In the example, resistors 116 and 117 are respectively 500 and 50 KΩ.
Oscillator circuit 111 is identical to oscillator circuit 110. However, so that the frequencies of these two circuits present a difference, to the terminals of the piezoelectric element 112 of oscillator 110 is connected a condenser 120 which, in the embodiment shown, has an adjustable capacitance to permit adjustment of the frequency F - F' of the generator of the invention.
The operation of each oscillator circuit (110, 111) is similar to that of the oscillators shown in FIGS. 1 and 2.
The generator which has just been described with reference to FIG. 3 is particularly interesting when piezoelectric elements 112 and 113 are used which have a resonance frequency of about 1 MHz or more. In fact, in this case, these piezoelectric elements 112 and 113 can be quartz crystals or ceramic elements of low cost and reduced volume. Thus, in a particular embodiment, two quartz crystals 112 and 113 are used which are cut according to the AT cut whose resonant frequency is 4 MHz; in this case, these crystals are in the form of chips with a diameter of 5mm and a thickness of 0.1mm. In this particular embodiment, the capacitance of condenser 120 is chosen such that the frequency F - F' of the beats is equal to 32,768 Hz. Therefore a frequency divider circuit of the current type can be used.
It will moreover be noticed that the AT cut of the quartz gives a substantially stabler resonant frequency, this type of cut being usually used in time-keeping applications.
It will also be noted that up to now quartz crystals having a high resonant frequency of the order of 1 MHz have not been used for wrist watches and small clocks for, starting with such a high frequency, the consumption of electrcal energy by the frequency divider would be too high. In fact it is necessary to obtain a frequency of 1 Hz and the current drained by the divider circuit is proportional to the dividing ratio. On the contrary, with the circuit of the invention, the divider circuit presents a dividing ratio which is not prohibitive. Moreover, the dividing ratio can be lowered even more if the frequency F - F' of the beats is chosen at a particularly low value.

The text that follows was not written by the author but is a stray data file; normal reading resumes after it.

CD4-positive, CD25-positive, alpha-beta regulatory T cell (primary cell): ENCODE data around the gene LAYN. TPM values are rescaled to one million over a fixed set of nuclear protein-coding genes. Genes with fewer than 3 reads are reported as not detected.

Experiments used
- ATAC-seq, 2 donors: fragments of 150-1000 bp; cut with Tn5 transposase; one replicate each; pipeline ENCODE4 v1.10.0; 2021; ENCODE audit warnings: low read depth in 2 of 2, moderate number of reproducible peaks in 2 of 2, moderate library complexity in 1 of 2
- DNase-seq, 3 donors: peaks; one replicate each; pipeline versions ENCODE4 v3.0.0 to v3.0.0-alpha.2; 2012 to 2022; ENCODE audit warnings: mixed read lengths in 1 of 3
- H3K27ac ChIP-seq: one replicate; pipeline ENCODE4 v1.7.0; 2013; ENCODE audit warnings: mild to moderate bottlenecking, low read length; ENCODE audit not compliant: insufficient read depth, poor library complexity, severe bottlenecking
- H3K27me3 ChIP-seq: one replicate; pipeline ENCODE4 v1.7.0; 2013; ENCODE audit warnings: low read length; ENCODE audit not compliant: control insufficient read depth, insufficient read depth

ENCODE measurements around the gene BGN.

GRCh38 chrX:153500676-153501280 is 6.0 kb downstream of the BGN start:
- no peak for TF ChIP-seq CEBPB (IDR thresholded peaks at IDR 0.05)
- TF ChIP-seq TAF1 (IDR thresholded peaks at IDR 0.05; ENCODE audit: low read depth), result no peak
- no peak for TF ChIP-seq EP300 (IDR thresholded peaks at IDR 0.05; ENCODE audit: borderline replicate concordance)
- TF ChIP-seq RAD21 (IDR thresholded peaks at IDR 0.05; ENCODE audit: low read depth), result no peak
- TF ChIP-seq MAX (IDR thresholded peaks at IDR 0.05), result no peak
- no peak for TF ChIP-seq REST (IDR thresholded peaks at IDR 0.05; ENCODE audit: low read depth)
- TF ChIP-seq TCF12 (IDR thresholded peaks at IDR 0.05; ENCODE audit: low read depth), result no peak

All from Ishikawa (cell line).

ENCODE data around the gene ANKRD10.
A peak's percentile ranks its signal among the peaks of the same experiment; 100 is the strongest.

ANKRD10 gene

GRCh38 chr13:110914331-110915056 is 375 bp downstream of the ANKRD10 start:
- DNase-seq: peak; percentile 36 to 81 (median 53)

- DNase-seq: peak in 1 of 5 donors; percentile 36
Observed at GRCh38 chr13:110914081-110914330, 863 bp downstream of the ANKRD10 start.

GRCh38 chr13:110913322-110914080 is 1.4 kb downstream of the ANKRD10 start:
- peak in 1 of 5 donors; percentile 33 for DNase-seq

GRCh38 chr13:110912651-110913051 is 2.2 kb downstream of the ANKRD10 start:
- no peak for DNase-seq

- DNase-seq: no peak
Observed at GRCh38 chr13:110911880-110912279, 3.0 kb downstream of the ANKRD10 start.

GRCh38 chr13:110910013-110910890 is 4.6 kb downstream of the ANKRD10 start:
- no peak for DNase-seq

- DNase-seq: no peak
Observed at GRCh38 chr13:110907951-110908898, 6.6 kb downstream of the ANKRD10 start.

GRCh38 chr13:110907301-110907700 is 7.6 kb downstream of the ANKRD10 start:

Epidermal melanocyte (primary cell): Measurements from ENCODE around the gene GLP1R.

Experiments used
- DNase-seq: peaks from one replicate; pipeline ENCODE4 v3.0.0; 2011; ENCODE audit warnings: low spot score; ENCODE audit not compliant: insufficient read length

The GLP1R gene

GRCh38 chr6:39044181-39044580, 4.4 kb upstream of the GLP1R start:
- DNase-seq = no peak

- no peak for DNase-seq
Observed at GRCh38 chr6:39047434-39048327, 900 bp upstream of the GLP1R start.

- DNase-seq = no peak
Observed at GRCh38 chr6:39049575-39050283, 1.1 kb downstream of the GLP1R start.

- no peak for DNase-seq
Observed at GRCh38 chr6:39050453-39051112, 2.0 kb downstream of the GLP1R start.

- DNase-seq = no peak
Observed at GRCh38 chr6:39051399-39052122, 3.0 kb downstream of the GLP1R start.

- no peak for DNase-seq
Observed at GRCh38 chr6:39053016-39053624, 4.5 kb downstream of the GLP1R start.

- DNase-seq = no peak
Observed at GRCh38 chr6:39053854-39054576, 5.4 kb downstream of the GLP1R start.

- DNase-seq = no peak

As it will be obvious and as it results moreover from what has gone before, the invention is not limited to the embodiments and modes of application considered; on the contrary it covers all variations.
|Cited Patent||Filing date||Publication date||Applicant||Title|
|US3432773 *||Aug 15, 1967||Mar 11, 1969||Atomic Energy Commission||Emitter-follower oscillator employing ferroelectric ceramic feedback network|
|US3539944 *||Aug 8, 1968||Nov 10, 1970||Kinsekisha Lab Ltd||Direct coupled two transistors crystal oscillator|
|US3617923 *||Nov 6, 1969||Nov 2, 1971||Bell Telephone Labor Inc||Beat frequency generator using two oscillators controlled by a multiresonator crystal|
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|FR1322297A *||Title not available|
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|Citing Patent||Filing date||Publication date||Applicant||Title|
|US4570132 *||Aug 29, 1984||Feb 11, 1986||The United States Of America As Represented By The Secretary Of The Air Force||Low noise multiple crystal-controlled oscillator|
|US4689621 *||Mar 31, 1986||Aug 25, 1987||The United States Of America As Represented By The Administrator Of The National Aeronautics And Space Administration||Temperature responsive transmitter|
|US4697932 *||Dec 11, 1985||Oct 6, 1987||Emhart Industries, Inc.||Multi-signal alarm|
|US7639094 *||May 9, 2008||Dec 29, 2009||Marvell International Ltd.||Shared pin resonator oscillators|
|U.S. Classification||331/37, 331/116.00R, 331/162, 368/159, 331/56|